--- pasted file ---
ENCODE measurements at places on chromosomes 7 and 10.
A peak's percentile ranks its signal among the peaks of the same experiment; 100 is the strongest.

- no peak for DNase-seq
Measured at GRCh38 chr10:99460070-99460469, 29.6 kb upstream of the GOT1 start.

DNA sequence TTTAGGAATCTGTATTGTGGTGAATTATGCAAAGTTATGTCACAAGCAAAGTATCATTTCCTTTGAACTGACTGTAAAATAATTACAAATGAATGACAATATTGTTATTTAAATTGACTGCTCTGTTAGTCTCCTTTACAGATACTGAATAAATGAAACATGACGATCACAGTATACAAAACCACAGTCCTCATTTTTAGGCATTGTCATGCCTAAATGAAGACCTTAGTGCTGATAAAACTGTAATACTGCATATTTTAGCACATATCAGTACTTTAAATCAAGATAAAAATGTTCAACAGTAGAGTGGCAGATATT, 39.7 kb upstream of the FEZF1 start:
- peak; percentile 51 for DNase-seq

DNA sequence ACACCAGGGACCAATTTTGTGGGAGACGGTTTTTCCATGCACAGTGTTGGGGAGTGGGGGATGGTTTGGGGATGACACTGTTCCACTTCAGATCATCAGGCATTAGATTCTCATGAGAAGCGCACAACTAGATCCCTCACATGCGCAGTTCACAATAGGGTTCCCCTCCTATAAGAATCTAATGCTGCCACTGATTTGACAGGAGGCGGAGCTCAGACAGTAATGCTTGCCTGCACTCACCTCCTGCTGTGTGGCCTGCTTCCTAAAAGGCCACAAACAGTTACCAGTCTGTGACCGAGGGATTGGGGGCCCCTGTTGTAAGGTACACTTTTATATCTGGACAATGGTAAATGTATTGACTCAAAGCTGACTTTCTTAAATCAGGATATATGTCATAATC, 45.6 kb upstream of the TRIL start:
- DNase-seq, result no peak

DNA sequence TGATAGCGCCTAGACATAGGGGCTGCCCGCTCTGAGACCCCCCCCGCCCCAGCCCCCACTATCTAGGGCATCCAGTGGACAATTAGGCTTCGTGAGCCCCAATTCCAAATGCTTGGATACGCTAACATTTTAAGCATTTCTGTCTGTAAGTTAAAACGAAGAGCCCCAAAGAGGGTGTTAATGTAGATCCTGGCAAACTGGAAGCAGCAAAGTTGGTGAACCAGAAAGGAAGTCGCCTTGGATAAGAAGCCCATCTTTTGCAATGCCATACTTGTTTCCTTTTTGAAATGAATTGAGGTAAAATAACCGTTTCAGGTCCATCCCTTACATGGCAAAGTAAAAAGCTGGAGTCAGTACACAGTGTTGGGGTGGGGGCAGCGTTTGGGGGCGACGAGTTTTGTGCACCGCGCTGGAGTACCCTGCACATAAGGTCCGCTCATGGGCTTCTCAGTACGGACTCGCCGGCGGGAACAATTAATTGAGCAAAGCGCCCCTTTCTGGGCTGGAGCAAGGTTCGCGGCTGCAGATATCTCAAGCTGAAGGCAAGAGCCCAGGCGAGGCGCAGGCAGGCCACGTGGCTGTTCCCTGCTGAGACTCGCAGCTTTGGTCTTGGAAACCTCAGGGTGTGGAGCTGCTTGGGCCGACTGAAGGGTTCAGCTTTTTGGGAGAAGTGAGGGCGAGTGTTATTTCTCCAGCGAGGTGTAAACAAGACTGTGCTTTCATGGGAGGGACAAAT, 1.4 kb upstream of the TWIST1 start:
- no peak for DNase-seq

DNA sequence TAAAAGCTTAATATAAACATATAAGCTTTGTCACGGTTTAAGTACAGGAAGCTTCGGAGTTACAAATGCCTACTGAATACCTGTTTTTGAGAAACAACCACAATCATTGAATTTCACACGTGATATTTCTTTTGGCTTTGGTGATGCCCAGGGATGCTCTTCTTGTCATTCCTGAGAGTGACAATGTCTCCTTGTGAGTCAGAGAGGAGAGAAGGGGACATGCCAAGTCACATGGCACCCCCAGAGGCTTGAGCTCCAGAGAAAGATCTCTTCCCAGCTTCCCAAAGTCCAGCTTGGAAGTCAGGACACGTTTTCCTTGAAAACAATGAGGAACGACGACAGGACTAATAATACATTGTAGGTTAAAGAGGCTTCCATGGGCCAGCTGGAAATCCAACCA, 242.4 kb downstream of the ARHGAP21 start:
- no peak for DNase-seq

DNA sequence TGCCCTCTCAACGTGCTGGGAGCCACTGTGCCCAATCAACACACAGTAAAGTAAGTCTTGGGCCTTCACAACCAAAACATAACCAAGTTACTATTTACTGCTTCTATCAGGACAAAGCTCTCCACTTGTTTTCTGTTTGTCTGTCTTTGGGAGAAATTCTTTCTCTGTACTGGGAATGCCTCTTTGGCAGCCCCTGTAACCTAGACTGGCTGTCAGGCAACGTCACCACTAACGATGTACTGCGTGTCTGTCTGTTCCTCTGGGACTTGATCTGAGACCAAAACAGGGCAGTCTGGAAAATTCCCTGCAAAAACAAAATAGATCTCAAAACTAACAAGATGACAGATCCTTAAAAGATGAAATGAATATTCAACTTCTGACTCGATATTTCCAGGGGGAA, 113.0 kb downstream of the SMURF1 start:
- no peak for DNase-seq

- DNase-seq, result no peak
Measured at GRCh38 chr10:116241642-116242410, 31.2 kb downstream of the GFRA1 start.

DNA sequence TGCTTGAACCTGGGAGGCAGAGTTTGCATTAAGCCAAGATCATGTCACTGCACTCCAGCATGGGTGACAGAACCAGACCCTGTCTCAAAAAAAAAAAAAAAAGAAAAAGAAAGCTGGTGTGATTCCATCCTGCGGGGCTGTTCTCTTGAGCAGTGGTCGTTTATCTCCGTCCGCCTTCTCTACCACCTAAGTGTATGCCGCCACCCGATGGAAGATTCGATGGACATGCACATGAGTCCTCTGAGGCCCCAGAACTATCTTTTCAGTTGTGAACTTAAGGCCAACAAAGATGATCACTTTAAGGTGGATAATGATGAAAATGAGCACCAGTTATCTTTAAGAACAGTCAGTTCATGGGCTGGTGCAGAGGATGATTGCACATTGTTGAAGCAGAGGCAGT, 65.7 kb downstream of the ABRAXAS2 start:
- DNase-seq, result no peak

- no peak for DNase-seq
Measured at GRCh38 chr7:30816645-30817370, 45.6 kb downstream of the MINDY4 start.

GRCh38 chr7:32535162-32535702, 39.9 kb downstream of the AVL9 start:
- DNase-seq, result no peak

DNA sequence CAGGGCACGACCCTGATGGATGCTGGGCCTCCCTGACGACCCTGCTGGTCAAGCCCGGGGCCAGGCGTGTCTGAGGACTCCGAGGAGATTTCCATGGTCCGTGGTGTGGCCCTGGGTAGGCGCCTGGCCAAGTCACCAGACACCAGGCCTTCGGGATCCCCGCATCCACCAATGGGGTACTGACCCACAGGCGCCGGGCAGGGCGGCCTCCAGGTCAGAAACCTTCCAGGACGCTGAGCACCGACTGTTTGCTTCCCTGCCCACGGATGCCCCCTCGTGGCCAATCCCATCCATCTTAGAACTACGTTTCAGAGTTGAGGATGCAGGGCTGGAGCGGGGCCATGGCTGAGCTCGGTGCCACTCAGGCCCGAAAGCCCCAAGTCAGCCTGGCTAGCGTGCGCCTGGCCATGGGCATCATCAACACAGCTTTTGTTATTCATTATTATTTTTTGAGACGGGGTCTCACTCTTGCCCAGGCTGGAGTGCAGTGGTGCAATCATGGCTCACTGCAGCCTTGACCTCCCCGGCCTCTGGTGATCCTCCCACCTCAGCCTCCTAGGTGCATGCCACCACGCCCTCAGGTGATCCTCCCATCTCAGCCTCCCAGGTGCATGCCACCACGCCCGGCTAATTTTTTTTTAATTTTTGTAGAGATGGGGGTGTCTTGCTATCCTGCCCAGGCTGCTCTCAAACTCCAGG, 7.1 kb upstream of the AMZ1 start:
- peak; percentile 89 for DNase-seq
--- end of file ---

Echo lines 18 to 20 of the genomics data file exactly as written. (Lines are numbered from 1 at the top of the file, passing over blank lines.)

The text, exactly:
- DNase-seq, result no peak

- no peak for DNase-seq
Measured at GRCh38 chr7:30816645-30817370, 45.6 kb downstream of the MINDY4 start.